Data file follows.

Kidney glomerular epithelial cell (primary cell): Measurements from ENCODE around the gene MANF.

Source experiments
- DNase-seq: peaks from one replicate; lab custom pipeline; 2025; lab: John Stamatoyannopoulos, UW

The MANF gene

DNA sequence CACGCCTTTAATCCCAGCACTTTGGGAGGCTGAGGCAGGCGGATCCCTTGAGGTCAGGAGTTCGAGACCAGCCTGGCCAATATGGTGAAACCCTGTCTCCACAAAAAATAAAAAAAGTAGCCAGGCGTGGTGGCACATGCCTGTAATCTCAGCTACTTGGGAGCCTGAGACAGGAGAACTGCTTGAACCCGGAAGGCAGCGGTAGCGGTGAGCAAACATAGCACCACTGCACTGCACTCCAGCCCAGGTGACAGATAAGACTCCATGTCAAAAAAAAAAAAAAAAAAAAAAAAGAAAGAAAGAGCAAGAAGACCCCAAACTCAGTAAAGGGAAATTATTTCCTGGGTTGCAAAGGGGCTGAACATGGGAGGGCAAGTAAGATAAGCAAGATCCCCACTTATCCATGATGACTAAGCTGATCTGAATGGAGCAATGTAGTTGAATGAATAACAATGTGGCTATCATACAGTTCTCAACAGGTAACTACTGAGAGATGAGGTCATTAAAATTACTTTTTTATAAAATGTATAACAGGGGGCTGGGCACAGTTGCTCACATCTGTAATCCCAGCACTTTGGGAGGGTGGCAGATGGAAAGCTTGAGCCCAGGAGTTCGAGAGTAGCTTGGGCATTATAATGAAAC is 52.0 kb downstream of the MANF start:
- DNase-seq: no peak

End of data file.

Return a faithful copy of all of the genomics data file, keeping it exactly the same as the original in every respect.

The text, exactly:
Kidney glomerular epithelial cell (primary cell): Measurements from ENCODE around the gene MANF.

Source experiments
- DNase-seq: peaks from one replicate; lab custom pipeline; 2025; lab: John Stamatoyannopoulos, UW

The MANF gene

DNA sequence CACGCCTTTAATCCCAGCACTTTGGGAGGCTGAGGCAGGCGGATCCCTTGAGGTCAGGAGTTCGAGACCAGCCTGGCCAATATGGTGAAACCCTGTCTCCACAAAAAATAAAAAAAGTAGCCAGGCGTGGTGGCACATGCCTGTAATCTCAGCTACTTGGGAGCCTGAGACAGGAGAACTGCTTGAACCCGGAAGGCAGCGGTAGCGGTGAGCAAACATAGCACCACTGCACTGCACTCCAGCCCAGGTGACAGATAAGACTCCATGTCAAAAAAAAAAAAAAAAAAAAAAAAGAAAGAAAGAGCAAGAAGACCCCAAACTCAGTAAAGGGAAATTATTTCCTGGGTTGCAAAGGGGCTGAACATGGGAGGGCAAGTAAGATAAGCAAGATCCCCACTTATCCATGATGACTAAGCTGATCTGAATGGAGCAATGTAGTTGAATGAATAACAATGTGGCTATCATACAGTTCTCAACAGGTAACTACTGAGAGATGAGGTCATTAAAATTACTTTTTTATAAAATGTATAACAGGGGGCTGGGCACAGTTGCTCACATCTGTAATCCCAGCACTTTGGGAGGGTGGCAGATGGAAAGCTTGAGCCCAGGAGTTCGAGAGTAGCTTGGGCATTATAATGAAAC is 52.0 kb downstream of the MANF start:
- DNase-seq: no peak